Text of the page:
The Obama administration has outlined a suite of tough new security measures in the wake of US intelligence agencies' failure to anticipate the Christmas day attempt to blow up an airliner approaching Detroit.
The US Secretary of Homeland Security, Janet Napolitano, has pledged tough checks on people flying to the US with passports or itineraries from countries accused of sponsoring terrorism.
Ms Napolitano says hundreds of more sophisticated screening scanners will be deployed at US airports, and foreign airports will also be encouraged to overhaul and strengthen their equipment and procedures.
In addition, she says, there will be more air marshals aboard more flights.
New Zealanders flying to the United States are likely to be caught up in the new procedures, particularly if they have visited countries on the US watchlist.
Obama says he takes full responsibility
In a national address, US President Barack Obama said he took full responsibility for the failure that could have cost 300 lives.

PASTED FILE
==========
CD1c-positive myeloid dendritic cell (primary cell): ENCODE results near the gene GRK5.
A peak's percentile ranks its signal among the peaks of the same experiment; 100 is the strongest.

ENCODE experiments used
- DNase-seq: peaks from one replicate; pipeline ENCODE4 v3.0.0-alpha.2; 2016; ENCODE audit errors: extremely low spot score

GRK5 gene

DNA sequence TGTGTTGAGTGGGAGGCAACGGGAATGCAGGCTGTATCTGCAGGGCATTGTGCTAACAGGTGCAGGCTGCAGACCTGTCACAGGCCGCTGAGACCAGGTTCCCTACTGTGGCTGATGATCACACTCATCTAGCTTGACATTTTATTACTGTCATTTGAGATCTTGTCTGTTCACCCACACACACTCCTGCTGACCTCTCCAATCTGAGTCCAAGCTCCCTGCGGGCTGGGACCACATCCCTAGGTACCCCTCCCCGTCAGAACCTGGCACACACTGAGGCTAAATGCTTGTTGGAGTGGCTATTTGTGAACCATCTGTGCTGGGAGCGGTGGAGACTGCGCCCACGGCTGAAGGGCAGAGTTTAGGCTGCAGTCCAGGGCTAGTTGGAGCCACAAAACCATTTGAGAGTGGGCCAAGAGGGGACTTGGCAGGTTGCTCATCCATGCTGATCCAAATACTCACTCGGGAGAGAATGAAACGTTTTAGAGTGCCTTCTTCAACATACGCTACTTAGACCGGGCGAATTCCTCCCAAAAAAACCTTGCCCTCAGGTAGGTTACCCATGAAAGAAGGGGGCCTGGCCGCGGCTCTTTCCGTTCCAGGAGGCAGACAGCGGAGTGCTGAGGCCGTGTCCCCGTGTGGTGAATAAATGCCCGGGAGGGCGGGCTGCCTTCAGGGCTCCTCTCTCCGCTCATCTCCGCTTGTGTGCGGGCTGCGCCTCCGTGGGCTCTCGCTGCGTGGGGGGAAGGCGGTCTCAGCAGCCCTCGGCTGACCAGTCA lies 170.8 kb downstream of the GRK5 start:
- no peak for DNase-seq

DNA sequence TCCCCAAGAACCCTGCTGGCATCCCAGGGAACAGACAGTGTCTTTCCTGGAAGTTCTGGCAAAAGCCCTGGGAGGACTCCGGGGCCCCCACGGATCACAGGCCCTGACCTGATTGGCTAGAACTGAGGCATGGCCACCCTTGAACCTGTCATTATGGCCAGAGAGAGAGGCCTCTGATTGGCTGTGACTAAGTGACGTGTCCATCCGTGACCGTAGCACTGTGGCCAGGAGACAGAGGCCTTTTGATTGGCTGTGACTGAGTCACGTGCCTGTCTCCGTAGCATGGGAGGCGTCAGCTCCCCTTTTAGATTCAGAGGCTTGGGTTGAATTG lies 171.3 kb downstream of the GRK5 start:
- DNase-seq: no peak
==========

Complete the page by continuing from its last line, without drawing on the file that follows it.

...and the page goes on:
He presented a four-point action plan, including aggressive investigation of all leads on high-priority threats, faster and broader distribution of intelligence, and stronger analysis of it.
Mr Obama also reached out to Muslims, saying that al Qaeda increasingly sought to recruit individuals without known terrorist affiliations, and that the US must communicate to Muslims around the world that al Qaeda offers them nothing except a bankrupt vision of misery and death.
He said his national security team would develop a strategy to address the unique challenges posed by lone recruits.
Misspelling of name misled State Dept
Umar Farouk Abdulmutallab, a 23-year-old Nigerian, tried unsuccessfully to detonate explosives on Northwest Airlines flight 253 from Amsterdam to Detroit. He was overpowered by passengers and the plane landed safely.
He was indicted by a grand jury on six charges on Wednesday. The charges include attempted murder of the 290 people aboard the plane and attempted use of a weapon of mass destruction.
The BBC reports his name was on a US database of about 550,000 suspected terrorists but a misspelling of it led the State Department to believe that he did not have a valid US visa - which he did.
Mr Obama says the suspect went through a series of security checks on his journey to Detroit, but the particular checkpoint he passed through at Amsterdam's Schipfol airport did not screen for the type of explosives he had in his clothing.